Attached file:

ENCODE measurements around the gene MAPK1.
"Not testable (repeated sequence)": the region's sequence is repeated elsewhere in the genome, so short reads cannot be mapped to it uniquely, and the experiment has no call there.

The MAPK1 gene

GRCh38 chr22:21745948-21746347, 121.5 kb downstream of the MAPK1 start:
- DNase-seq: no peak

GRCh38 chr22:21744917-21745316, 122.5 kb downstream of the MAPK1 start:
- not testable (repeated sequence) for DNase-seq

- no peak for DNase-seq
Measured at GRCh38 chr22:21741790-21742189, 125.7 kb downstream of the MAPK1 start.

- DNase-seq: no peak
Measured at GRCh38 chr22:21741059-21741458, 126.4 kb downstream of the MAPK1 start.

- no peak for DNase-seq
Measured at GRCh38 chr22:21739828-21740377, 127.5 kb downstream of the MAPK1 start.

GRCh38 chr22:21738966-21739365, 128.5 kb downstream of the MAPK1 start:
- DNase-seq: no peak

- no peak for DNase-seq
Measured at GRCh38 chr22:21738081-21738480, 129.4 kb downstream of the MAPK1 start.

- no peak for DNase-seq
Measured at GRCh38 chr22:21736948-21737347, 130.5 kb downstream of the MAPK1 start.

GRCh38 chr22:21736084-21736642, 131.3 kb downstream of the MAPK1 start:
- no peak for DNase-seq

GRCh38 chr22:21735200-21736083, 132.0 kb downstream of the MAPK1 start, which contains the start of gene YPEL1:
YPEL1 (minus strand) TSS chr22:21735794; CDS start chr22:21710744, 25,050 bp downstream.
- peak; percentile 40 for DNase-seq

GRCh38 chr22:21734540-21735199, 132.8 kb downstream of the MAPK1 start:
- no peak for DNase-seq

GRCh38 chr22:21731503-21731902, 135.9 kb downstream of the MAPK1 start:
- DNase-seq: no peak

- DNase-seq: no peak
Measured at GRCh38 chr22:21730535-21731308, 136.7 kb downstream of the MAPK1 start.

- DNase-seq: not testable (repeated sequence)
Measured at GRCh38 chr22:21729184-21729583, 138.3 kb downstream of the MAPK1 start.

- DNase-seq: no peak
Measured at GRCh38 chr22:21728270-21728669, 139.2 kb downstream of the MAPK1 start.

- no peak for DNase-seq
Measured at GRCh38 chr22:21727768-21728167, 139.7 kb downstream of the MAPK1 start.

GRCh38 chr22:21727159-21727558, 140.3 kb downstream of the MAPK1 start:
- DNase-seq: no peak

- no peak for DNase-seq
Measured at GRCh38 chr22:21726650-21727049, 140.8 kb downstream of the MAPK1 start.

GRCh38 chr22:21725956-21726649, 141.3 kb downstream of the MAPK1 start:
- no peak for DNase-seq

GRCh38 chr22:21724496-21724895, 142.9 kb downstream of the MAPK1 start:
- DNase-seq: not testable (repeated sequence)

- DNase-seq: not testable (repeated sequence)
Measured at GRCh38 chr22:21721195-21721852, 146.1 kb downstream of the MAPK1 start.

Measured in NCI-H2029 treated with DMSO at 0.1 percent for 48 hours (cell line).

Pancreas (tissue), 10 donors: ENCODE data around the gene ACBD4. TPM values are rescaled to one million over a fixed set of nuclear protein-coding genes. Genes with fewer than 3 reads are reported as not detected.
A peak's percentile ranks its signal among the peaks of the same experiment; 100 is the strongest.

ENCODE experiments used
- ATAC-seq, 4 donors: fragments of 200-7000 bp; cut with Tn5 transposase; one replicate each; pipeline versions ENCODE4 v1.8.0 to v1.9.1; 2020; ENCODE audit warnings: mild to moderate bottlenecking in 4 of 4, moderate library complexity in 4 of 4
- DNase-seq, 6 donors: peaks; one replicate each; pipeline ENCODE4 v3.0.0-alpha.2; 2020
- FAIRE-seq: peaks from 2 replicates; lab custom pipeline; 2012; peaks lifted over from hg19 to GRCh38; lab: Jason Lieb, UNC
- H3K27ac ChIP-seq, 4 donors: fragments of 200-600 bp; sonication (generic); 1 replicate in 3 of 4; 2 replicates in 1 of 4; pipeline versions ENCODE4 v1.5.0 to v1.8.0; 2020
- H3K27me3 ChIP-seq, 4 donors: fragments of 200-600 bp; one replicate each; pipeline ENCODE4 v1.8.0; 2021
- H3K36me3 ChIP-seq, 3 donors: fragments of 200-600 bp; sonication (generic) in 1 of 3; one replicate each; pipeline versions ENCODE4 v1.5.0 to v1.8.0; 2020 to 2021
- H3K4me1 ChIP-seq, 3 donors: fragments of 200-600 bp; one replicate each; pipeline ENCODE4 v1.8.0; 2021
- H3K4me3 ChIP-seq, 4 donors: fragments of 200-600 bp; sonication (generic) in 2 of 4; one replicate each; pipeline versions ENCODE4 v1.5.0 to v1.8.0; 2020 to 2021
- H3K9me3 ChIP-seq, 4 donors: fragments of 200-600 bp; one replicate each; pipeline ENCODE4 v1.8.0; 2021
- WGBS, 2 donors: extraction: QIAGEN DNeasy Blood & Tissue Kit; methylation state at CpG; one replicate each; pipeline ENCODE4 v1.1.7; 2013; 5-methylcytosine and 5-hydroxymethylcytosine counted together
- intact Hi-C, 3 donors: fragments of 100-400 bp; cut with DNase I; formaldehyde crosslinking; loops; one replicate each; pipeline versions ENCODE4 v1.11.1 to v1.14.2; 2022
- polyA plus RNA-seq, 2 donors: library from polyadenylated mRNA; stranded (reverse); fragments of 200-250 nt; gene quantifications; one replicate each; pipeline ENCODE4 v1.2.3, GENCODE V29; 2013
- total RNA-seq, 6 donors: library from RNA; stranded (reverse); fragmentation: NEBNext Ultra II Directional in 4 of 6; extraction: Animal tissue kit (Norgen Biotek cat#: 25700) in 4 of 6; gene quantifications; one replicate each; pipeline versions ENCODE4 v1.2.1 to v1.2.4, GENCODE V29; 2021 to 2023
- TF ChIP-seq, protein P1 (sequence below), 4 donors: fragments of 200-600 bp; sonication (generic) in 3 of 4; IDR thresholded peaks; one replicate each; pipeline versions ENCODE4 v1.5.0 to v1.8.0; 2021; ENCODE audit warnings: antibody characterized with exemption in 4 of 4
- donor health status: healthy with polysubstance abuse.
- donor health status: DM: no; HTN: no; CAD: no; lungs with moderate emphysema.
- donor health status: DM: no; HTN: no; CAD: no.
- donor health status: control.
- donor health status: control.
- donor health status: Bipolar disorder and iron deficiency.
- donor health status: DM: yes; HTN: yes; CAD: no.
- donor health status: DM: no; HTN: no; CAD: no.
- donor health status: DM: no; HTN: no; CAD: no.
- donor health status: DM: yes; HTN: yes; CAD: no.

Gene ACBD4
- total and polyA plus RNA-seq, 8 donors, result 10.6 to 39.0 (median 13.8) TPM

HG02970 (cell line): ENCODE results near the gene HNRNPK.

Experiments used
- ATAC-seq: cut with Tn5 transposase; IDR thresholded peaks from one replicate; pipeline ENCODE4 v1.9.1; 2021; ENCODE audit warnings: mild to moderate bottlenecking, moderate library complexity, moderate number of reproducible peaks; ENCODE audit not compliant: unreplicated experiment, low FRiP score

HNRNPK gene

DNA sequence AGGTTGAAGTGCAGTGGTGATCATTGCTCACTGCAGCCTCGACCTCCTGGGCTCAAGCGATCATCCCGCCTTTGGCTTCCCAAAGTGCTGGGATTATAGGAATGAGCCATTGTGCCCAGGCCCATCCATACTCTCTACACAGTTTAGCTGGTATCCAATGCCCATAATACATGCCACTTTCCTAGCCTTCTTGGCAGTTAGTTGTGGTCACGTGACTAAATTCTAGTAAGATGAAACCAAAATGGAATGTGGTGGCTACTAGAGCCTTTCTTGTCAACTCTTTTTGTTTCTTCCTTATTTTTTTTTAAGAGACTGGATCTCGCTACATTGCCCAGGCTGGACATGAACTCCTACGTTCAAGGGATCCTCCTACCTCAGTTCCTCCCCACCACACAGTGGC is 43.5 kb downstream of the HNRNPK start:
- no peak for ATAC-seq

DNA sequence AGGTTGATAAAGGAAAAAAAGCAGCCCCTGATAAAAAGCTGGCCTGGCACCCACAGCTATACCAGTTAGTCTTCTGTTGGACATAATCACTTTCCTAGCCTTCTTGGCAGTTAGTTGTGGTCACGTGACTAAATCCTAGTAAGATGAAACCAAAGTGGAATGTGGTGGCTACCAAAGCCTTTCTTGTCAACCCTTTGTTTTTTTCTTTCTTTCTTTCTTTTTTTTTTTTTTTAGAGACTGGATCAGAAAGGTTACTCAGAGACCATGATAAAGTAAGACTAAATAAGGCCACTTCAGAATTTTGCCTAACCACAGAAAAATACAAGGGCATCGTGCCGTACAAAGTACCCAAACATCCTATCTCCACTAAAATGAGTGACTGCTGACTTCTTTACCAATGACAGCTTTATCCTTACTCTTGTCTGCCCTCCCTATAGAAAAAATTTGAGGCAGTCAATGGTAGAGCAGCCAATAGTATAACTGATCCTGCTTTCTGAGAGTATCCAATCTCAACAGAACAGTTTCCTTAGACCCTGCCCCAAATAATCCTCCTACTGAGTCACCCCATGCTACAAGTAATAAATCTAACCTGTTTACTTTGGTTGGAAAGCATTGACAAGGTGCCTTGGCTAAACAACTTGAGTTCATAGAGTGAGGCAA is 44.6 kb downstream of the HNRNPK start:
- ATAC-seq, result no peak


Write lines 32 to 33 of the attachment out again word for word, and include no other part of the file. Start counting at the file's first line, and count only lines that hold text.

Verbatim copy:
Measured at GRCh38 chr22:21729184-21729583, 138.3 kb downstream of the MAPK1 start.

- DNase-seq: no peak